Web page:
24 NOV 2007 No quick fix
Today I felt about as useless as an anus on my elbow. After duties, around 1400, I returned to my hooch and just passed out cold. I have been fighting a little fever and haven’t been able to get a solid chunk of sleep. Last night I tried several times to rest, but alternated between kicking the sheets off for feeling too hot and sweaty, and shivering in long johns even with the covers pulled up and the combination air conditioning/heating unit blowing like a hair dryer. Eventually I gave up and read Marine Mike Hodgins account of his reconnaissance work in Viet Nam.
After climbing into bed this afternoon, apparently I slept through an Alarm Red for an indirect fire attack. I missed the klaxon and the All Clear. When I didn’t report in for accountability, the command section sent someone looking for me. The female sergeant and airman who knocked on the door of my hooch had a chuckle when I staggered out in my boxer shorts and mumbled my name as I squinted in the afternoon sun.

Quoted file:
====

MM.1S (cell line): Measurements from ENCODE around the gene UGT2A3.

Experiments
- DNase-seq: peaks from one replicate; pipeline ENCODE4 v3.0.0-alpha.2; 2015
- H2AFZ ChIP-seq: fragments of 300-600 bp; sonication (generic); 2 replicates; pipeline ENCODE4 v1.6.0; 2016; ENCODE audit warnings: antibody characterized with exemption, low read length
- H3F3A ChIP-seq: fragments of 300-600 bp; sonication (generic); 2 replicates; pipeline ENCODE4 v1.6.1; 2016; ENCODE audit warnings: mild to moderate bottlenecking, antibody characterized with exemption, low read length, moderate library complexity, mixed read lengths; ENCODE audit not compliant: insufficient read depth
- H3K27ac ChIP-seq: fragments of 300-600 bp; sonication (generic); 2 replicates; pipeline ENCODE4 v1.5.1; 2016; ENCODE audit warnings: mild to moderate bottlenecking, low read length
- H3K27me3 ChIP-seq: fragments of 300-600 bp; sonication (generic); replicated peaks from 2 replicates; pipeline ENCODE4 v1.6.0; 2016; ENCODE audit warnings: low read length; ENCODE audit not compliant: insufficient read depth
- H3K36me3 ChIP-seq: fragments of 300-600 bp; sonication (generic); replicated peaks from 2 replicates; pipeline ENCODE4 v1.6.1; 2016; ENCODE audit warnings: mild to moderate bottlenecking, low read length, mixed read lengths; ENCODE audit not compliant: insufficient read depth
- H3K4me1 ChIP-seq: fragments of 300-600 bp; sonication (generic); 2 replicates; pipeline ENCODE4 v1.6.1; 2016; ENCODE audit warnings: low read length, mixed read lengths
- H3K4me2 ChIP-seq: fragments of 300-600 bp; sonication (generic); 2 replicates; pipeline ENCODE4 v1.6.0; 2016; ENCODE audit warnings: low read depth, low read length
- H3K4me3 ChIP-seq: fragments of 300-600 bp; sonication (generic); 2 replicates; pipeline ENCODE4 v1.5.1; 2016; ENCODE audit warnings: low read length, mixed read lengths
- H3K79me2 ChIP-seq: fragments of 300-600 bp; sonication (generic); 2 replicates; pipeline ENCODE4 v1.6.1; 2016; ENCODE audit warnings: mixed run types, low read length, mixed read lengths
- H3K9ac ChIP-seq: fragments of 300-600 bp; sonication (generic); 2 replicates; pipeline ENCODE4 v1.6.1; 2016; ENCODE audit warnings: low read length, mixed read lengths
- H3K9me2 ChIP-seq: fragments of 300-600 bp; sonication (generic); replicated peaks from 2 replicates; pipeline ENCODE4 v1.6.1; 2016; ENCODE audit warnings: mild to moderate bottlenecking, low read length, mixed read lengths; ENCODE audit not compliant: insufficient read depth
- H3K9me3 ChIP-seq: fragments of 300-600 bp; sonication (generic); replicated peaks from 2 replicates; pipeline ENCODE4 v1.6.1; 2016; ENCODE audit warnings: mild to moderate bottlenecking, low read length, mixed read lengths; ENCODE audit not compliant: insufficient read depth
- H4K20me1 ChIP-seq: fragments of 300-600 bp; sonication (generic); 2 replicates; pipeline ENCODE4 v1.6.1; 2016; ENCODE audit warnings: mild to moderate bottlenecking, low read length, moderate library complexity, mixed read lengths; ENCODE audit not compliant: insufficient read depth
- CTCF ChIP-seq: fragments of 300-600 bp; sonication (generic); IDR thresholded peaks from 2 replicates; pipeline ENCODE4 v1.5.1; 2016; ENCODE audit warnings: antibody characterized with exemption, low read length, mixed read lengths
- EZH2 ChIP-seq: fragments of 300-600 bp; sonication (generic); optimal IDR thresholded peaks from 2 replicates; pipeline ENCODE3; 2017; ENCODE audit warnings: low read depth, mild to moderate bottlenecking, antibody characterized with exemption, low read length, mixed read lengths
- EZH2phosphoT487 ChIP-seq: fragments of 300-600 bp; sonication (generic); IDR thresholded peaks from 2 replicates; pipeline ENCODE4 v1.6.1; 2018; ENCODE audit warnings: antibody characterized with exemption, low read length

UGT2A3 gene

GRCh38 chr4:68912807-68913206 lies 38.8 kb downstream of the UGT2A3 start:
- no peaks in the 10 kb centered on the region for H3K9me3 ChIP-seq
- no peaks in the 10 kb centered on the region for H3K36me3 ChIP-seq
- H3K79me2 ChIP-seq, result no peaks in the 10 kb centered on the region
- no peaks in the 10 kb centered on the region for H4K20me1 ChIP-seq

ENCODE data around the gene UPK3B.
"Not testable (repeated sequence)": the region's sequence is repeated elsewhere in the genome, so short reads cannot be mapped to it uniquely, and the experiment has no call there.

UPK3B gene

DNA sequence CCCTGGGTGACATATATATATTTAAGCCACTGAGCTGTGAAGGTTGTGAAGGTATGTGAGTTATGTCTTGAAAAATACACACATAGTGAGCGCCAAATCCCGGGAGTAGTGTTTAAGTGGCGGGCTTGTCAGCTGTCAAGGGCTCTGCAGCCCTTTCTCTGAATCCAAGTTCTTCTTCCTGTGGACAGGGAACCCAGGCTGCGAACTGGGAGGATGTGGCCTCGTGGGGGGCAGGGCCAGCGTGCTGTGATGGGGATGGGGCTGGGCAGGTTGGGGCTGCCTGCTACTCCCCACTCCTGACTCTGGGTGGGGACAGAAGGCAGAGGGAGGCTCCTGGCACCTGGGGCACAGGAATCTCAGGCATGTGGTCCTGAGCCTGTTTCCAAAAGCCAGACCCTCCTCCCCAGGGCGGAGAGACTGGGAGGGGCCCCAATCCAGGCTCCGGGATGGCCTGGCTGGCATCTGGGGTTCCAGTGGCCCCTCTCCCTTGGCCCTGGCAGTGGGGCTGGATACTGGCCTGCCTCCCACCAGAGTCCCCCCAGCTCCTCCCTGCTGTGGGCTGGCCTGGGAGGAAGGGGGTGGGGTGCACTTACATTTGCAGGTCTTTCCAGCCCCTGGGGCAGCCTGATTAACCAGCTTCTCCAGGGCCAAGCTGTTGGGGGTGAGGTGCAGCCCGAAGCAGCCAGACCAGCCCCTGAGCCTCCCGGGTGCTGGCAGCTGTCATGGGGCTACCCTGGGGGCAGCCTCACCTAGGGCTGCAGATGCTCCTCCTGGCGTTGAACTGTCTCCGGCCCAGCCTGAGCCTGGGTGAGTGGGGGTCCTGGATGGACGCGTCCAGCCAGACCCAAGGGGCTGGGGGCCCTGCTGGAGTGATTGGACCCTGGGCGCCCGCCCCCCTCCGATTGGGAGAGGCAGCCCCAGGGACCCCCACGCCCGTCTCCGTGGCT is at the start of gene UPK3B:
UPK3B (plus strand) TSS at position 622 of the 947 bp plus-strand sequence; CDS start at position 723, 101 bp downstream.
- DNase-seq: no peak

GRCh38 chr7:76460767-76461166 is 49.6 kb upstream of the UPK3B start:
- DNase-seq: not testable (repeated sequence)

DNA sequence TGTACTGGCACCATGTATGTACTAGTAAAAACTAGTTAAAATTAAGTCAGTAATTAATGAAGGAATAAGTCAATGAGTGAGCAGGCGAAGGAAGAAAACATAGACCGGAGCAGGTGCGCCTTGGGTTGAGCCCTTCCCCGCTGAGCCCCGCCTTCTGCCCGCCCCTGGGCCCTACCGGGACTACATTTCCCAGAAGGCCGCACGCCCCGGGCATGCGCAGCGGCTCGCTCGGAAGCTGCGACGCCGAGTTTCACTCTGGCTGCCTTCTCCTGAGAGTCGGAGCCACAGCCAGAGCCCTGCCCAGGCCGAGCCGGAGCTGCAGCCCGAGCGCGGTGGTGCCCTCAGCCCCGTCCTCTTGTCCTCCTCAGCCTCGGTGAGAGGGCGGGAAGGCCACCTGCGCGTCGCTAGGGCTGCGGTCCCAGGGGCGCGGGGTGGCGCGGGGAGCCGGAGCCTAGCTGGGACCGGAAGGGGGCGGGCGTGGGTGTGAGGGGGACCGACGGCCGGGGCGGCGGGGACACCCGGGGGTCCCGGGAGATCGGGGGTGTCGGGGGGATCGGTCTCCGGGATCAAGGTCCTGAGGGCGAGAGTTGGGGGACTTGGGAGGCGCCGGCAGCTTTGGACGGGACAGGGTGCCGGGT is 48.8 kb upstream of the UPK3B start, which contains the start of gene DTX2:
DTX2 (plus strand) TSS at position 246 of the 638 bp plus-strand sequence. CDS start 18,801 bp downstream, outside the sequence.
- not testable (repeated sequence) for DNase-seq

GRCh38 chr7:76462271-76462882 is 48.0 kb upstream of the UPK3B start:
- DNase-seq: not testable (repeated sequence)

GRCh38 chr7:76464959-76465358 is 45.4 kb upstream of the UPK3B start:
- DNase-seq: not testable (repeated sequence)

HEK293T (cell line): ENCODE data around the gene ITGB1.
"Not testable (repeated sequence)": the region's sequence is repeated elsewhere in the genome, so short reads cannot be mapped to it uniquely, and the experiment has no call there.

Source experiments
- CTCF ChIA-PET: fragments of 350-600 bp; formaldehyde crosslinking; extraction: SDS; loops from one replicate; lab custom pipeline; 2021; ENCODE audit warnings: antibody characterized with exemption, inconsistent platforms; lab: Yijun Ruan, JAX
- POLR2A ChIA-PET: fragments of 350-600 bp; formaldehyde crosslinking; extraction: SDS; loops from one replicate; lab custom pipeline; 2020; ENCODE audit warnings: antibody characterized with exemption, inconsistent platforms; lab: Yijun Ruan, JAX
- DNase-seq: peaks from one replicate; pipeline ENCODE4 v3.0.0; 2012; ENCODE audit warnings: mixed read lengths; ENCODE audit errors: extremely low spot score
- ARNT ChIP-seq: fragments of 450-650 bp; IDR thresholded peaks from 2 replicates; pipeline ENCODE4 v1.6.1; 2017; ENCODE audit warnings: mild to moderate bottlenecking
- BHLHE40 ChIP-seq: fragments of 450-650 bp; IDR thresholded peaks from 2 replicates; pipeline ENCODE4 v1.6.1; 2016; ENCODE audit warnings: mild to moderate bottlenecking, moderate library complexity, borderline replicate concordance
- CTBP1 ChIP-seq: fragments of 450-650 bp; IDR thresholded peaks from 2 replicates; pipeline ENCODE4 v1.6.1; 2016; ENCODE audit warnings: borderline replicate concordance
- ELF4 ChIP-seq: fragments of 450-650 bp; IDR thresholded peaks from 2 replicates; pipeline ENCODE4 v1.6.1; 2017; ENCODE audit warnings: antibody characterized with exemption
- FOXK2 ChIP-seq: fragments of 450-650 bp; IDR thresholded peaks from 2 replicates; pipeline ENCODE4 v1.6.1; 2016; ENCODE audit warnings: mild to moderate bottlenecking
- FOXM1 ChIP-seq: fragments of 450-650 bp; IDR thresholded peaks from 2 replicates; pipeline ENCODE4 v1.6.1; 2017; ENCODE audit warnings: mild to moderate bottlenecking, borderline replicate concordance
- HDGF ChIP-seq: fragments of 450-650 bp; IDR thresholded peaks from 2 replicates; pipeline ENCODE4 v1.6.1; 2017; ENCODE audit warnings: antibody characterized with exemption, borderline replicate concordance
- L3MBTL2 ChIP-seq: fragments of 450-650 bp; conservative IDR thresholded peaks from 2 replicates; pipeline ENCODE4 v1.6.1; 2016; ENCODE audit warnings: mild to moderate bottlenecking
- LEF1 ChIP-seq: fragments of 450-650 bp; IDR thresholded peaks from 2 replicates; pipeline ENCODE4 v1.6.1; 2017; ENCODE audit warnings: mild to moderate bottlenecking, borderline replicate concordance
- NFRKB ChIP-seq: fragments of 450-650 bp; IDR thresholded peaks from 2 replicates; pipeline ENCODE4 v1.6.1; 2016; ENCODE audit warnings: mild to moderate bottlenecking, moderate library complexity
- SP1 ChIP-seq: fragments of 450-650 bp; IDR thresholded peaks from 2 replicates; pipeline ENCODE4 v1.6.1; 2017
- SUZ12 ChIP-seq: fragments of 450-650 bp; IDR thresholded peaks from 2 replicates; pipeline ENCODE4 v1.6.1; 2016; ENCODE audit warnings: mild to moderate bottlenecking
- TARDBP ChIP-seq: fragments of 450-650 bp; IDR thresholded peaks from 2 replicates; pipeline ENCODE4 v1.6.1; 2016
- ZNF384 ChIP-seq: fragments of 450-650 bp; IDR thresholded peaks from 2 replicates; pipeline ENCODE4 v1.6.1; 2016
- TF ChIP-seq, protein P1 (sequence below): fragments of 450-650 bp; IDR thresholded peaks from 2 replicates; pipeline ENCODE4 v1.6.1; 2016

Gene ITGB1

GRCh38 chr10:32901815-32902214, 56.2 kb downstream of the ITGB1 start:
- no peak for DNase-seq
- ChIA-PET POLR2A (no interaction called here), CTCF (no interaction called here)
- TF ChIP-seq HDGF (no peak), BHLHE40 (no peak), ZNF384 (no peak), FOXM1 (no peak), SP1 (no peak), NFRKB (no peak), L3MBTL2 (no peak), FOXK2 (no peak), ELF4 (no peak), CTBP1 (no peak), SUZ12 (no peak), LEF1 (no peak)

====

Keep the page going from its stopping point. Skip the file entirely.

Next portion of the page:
I’m feeling a lot better now after being comatose for the evening. Having a cold over here showed me one of the brief shining moments when it is so easy to be deployed. When I wanted a decongestant and pain reliever, I stopped by the pharmacy. There were no forms, no fees, and no wait. Pharmacist P. just tossed me a pack of Sudafed and a bottle of ibuprofen. It’s in the spirit of “three hots and a cot” where the military just provides anything you might need while you are stuck over here. In my case it’s sometimes four hots since I’ve been known to draw midnight chow.